The two arrive at Polis, the Metro's central station, where a peace settlement between Hansa, the Red Line and the Reich, is taking place. The little Dark One uses his telepathic abilities to make the Red Line leader, Chairman Moskvin, publicly confessing his crimes, including the fact that the peace conference is simply a diversion for General Korbut to attack D6. Miller finally reveals that D6 never contained any food, medicine or weapons that could help sustain the Metro indefinitely, only bioweapons from before the apocalypse. The Rangers kept on exploring the facility, hoping they would find the supplies, but they found only death; the war has been for nothing. Artyom, Miller, Khan, and the Rangers make a final stand against Korbut's army, and after they are nearly defeated, send in orders to activate the destruction of D6. As the orders are sent in, General Korbut commandeers the train armed with the self-destruct device and rams it into their station, incapacitating all of the defenders. A heavily injured Artyom awakes to the group surrounded by Korbut and his men, who are preparing to execute them.

There are two endings to the game following this, being decided on the player's karma. In the bad ending, Artyom will activate D6's self-destruct device to prevent Korbut from using the facility to wipe out the remnants of humanity, resulting in the deaths of both the Ranger and Red Line armies. Anna survives, who is shown an unspecified time later telling the child of both Anna and Artyom, about his father's adventures. In the good ending, Artyom prepares to activate the device, but is stopped by the little Dark One, who arrives along with several other surviving Dark Ones who had been hibernating inside a secret chamber in D6; the Dark Ones defeat Korbut's army, making it unnecessary for Artyom to sacrifice himself and D6. Artyom credits the little Dark One with being humanity's "last light" of hope for his efforts. In both endings, after the events of the game, the Dark One child leaves with the surviving Dark Ones, promising either Anna or Artyom that they would come back to help the world rebuild. It is unknown which ending will be made canon by Glukhovsky in Metro 2035.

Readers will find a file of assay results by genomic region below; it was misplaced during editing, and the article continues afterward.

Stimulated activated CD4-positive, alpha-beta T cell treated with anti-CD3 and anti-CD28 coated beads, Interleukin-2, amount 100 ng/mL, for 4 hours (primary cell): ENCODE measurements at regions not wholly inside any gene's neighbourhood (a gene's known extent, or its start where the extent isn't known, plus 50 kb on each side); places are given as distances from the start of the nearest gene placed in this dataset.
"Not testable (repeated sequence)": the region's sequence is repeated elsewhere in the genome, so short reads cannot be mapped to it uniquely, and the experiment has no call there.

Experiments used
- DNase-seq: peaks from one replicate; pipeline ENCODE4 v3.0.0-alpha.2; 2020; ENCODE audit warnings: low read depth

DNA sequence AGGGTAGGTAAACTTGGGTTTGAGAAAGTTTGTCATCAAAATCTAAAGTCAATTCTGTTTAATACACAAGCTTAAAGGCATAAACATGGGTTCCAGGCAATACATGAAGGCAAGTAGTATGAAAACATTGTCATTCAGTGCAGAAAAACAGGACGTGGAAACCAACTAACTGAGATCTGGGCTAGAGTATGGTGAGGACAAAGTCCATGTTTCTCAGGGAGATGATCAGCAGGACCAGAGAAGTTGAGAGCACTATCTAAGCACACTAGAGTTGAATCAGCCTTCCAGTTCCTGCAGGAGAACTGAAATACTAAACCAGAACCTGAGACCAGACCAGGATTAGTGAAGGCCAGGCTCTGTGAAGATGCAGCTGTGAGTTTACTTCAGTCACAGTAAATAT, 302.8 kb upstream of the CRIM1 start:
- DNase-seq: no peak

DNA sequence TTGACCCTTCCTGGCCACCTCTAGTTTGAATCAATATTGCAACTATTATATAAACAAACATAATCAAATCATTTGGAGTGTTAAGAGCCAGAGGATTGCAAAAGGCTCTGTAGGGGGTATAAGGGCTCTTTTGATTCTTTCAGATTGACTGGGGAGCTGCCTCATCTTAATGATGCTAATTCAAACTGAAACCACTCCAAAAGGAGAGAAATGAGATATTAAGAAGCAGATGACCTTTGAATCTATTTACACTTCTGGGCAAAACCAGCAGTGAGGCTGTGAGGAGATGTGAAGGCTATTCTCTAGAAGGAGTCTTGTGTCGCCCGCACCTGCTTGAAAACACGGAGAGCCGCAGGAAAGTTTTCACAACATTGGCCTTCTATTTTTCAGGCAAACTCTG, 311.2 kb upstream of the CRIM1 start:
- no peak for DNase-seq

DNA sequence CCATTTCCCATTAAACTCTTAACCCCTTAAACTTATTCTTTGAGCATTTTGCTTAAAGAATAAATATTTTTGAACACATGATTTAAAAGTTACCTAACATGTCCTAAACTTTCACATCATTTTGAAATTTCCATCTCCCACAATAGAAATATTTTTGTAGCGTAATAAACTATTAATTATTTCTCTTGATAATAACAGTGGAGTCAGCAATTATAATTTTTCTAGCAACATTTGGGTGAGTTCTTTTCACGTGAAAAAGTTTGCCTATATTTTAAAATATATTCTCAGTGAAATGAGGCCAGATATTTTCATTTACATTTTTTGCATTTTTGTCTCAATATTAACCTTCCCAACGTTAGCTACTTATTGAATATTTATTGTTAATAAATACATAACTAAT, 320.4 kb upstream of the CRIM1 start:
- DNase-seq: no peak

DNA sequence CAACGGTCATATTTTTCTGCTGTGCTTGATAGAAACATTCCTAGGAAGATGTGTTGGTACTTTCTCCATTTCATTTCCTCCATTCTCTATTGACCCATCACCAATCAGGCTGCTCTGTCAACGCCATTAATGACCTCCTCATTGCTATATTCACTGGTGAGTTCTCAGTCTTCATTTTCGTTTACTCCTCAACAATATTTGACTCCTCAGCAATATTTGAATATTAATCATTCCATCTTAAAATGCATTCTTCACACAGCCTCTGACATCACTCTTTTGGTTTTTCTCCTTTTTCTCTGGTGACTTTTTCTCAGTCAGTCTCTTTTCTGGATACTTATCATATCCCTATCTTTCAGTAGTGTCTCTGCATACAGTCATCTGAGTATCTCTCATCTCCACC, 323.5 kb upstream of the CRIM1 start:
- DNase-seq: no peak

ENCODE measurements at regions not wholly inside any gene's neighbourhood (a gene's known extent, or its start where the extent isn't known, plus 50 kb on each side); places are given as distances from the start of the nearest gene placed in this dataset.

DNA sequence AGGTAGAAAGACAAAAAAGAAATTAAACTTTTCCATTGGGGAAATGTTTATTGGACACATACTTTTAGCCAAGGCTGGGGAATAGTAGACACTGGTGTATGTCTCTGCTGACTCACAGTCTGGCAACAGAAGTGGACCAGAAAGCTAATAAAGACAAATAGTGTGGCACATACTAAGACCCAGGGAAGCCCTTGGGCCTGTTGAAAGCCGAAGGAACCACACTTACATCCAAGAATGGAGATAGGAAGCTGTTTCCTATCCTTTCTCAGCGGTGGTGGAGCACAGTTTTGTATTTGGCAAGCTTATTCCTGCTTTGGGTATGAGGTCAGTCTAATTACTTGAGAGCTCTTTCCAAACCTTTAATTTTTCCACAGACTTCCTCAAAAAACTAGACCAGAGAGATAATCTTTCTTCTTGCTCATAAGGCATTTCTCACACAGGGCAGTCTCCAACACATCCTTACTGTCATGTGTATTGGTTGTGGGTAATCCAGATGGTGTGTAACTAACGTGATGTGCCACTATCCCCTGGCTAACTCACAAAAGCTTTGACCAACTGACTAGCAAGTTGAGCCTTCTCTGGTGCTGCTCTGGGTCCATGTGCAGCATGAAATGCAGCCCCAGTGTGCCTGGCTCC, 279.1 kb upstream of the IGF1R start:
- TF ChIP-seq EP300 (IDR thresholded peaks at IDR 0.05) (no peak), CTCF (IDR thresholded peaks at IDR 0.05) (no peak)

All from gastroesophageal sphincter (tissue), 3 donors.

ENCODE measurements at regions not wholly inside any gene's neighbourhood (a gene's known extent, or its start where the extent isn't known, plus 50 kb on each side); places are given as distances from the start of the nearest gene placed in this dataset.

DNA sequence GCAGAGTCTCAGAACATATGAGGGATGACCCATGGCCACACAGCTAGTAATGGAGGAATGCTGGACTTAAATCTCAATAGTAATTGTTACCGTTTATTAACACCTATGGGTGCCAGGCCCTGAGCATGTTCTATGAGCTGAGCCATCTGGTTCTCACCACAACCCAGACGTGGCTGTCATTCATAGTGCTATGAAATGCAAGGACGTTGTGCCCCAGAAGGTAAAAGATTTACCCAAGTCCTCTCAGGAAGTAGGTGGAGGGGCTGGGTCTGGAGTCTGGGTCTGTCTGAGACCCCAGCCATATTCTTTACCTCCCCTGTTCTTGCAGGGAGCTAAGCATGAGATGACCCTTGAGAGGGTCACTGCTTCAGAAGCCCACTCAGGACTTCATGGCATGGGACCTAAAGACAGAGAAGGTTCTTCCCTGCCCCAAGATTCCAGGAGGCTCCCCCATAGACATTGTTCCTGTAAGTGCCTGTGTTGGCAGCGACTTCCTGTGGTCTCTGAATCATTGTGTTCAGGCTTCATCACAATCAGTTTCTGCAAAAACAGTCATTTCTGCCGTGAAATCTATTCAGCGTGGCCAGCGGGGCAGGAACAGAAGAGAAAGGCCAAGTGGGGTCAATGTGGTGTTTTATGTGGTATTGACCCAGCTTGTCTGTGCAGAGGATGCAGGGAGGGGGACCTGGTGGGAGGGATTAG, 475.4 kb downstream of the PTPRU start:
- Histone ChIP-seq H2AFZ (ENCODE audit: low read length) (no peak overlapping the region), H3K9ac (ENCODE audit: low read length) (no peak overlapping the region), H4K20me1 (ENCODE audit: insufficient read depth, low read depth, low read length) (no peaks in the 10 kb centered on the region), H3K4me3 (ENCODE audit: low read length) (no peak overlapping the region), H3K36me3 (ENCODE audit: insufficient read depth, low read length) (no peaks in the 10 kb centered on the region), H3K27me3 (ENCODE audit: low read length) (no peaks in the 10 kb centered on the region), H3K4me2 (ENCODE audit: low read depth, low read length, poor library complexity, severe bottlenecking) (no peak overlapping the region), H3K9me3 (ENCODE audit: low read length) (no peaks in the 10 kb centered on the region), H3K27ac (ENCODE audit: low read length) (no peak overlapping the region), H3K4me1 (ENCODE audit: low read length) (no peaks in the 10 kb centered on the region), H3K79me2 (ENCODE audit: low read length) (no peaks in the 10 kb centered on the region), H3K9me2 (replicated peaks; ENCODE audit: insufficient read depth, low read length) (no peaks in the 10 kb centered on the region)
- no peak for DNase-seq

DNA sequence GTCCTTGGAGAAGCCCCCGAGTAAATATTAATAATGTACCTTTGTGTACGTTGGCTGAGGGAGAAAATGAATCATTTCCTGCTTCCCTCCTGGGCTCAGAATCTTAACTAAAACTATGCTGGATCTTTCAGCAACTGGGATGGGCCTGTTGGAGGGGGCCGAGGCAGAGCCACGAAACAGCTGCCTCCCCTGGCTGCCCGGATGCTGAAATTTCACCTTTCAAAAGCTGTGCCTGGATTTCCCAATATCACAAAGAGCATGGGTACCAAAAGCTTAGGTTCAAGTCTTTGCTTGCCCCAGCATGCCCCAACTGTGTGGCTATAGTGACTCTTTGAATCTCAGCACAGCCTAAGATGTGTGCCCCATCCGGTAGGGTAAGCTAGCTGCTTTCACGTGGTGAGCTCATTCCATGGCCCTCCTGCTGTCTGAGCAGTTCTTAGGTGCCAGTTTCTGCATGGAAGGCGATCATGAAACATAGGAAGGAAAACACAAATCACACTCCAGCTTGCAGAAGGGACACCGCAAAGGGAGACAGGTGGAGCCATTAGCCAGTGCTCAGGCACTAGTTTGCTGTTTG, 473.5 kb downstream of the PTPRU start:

Reception
Metro: Last Light received positive reviews, with most complimenting the game's graphics and story, but also criticizing the game's induction of linear sequences. The game was nominated for best shooter for Spike's 2013 VGX game awards. Game Informer's Jeff Marchiafava gave the game a rating of 8.75/10, stating that human AI has been greatly improved. He also explained that the game "features tighter controls and improved sound design for its arsenal, which now puts the gunplay on par with most triple-A shooters". However, Marchiafava felt that the monster battles were not as interesting. He also criticized the voice acting and character animation. Despite this, the upgraded stealth mechanics and colorful atmosphere were the strongest parts of the game. He explained that "Metro: Last Light fixes most of its predecessor's flaws while also improving upon its strengths".

IGN's Colin Moriarty stated in his review that "Metro: Last Light is a bold post-apocalyptic first-person shooter adventure uniquely told from the Russian point of view. Last Light's setting and presentation are its strong points, though the last third of its campaign is weaker than everything that came before it. If you want a fun first-person shooter that doesn't rise to the greatness of single player-centric adventures like BioShock but is still fun in its own right, then Last Light may just be for you. He scored it 7.2/10 for consoles while he later gave the PC version a 7.7/10 for its superior graphics. GameSpot's Kevin VanOrd awarded it with more positive score with a 9.0/10 calling it "an astonishing and moving postapocalyptic journey".

Polish gaming website Gry-Online gave the game a high rating of 9/10. "Metro: Last Light certainly isn't just another AAA shooter aimed at a typical gamer. The game's strength lies in that its viscera are filled to the brim with mature, brutal and ruthless content". The story, and its gameplay mechanics, stealth elements, atmosphere, presentation, environments and audiovisual elements were praised by reviewer Krystian Smoszna as Last Light's best qualities, whilst minor technical issues (including uneven enemy AI) were highlighted as the game's main flaw.

The game's implementation of Ranger Mode, as a pre-order bonus or paid downloadable content (DLC) caused some negative reactions in the gaming community. The advertisements for the Limited Edition of the game even stated that Ranger Mode was "how Metro: Last Light is meant to be played" proving that the content was already created for the game but was being held back as DLC. On the Steam forums, a community manager from Deep Silver defended the implementation of Ranger Mode as DLC. The manager claimed that Ranger Mode became pre-order DLC at the insistence of the game's previous publisher, THQ. He further claimed that after THQ's bankruptcy, and by the time of Deep Silver's acquisition of 4A Games, game development had ceased and there was not adequate time to integrate Ranger Mode into the main game.